Wednesday, April 28, 2010

Albuquerque Studios

Albuquerque Studios is going to the "auction block." Having defaulted on a $21.4 million loan, their creditor, Chicago Investment Trust, is calling in the chips, and The Studios (including their debt) is scheduled to auction on May 14th, in Albuquerque.

So, if this does happen, what does it mean for the New Mexico film industry?

It depends, but I think it will work out just fine.

Firstly, there was film in New Mexico before Albuquerque Studios, and there would be film after Albuquerque Studios, whether it was shuttered totally (unlikely) or if it was taken over by another studio entity. The notion that this spells the "demise" of anything (other than the careers of some studio executives and, perhaps, the name "Albuquerque Studios") is unfounded.

Secondly, Albuquerque Studios was built during an intense spike in production business in New Mexico, when our state was well out in the forefront of the "film incentive" game. At that time it made a lot of sense to build the world's largest studio for $100 million dollars. But that was before the economic downturn. And before dozens of other states launched their own film incentive programs. That being said, its possible that the current state of Albuquerque Studios as as much a result of management as economy. It's hard to tell.

Either way, under any circumstances, it's never easy to recoup $100 million sheckles.

Much of filming in New Mexico is location based, and not every picture or TV show is going to be mega-budget. Garson Studios in Santa Fe has been around since 1989, and have hosted major productions including No Country for Old Men, Legion, Brothers, Appaloosa and more. While they don't garner much press, they've been here for a long time, and will likely continue to be so. That all being said, there's much clout and function added to a film industry when we have the scope and scale of a facility such as ABQ Studios. So, to lessen its impact would be an oversimplification. And it would, in fact, be more difficult to draw in major, studio-based productions without it.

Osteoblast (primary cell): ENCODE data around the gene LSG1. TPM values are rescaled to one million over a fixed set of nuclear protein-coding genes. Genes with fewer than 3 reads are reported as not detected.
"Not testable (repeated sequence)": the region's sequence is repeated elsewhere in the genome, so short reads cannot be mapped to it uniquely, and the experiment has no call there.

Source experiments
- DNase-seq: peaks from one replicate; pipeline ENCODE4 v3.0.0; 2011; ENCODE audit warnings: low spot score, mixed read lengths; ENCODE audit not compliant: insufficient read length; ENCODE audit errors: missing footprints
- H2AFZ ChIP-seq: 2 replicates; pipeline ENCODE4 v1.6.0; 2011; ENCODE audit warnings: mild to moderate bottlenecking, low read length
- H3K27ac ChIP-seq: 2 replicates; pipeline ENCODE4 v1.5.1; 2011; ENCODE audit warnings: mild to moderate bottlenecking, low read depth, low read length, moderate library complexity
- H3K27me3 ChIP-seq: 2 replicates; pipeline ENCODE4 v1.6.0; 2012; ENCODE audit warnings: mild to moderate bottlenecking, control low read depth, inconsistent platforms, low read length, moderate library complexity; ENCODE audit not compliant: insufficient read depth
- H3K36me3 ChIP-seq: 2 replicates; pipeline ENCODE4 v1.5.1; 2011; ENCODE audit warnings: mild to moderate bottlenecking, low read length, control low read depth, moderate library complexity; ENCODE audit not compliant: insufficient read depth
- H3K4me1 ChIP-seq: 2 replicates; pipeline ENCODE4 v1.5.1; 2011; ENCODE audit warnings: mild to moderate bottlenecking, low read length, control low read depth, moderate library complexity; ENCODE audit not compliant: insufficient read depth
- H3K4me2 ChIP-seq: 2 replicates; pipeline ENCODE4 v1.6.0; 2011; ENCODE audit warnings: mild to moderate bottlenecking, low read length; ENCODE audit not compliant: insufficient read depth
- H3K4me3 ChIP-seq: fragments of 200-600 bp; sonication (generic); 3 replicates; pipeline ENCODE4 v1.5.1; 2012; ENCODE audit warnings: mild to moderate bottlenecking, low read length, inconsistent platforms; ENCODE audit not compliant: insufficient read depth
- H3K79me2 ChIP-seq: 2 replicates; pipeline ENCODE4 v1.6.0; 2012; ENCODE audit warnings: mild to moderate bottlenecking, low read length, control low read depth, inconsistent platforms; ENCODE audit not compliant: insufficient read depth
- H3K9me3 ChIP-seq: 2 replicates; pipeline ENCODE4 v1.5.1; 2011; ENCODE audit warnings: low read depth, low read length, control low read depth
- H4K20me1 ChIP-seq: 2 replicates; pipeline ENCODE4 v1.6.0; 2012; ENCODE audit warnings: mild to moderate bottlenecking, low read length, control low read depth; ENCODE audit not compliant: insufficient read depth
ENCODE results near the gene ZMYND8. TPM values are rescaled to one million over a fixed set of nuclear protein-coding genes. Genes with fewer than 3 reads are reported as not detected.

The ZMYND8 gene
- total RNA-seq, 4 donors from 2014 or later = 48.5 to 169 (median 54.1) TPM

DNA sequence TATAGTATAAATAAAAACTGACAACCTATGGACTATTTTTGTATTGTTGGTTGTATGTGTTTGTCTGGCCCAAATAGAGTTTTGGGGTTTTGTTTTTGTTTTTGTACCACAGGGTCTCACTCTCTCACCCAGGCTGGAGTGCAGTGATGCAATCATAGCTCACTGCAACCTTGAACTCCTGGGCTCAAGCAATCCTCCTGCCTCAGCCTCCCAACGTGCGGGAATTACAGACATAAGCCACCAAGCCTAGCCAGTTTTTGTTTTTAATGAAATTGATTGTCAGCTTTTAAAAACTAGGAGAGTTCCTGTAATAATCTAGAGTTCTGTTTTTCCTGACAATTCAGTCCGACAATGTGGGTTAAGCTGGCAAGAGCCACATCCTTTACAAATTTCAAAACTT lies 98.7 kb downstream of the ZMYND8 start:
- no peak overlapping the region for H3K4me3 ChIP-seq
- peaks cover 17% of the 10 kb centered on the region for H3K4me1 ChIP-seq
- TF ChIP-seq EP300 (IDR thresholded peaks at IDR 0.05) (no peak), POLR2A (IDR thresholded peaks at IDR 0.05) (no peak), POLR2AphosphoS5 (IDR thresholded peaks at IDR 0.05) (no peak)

Yet a lot of film in New Mexico is also sustained by low to mid-budget pictures. While we do see mega-budget shoots that could require a mega-studio, it's the exception more than the rule. So, again, there's no shortage of productions not in need of a major studio, and I don't forsee much of a difference in the number of productions that will be landing in the State. However, without big-spending films, you could see overall expenditures drop. But everything is just conjecture at this point.

Many also felt that the studios were priced high. One of the benefits of filming in New Mexico is the lower cost of doing business, and, of course, our 25% cash rebate for productions. Charging high rates, however, can offset much of that benefit. Twenty-five percent back means little if you're already overpaying. My hope would be that new management would handle the equation differently, and to work with the incentives to make New Mexico an even more affordable destination. So, again, depending on how the cards play out, this could turn out to be a positive development.

Also, the former chief of ABQ Studios, Nick Smerigan, is accused in a lawsuit filed by Pacifica Ventures to have funneled film business to new studios in Mississippi, in which he has an interest (ie, his company Nick Smerigan is the founder of RoadTown Enterprises, the Los Angeles-based firm that is managing the studio.) These are lean times, and every production counts. I have no idea, but let's just say that for conversation sake it is true (its a much more interesting story this way, anway). I'd have to assume any future management would be under much more stringent oversight, and we'd be unlikely to have that happen again. So, perhaps, another plus. I also think there's quite a few parties interested in picking up a film studio for cents on the dollar, and I'd expect they're not a bunch of hacks.

Also, Santa Fe Studios is still firmly in the pipeline. While not nearly as large as ABQ, it would provide New Mexico with an incredible studio space that I feel is in alignment with more sustainable planning; smaller in scope with graduated improvements and expansions. The current situation in ABQ could also help foster a more streamlined process to getting SF Studios up and running - another plus.
It's always easy to hit the panic button, especially in such a tepid market and uneasy times. The real challenge comes in trying to find the good in any situation, because that's part of what helps open the way for new ideas and positive developments. Film professionals are by nature a resilient and inventive lot, and are able to weather a lot of ups and downs. After all, if you can't handle chaos, you shouldn't be involved in film.

Thus far, I'm not seeing anything that's making me reach for the life preserver, and I'd be one of the first to know if the ship is going down. Far from it. In fact, I'm interested to see how things unfold from here and believe that there are some great possibilities in store.

We're fine. Everything changes. There's usually some bumps and bruises along the way, often, in retrospect, just to keep us on the edges of our seats. And those of us in film should be used to that. After all, if we're the one's who create dramas, we should also be the best at navigating them.

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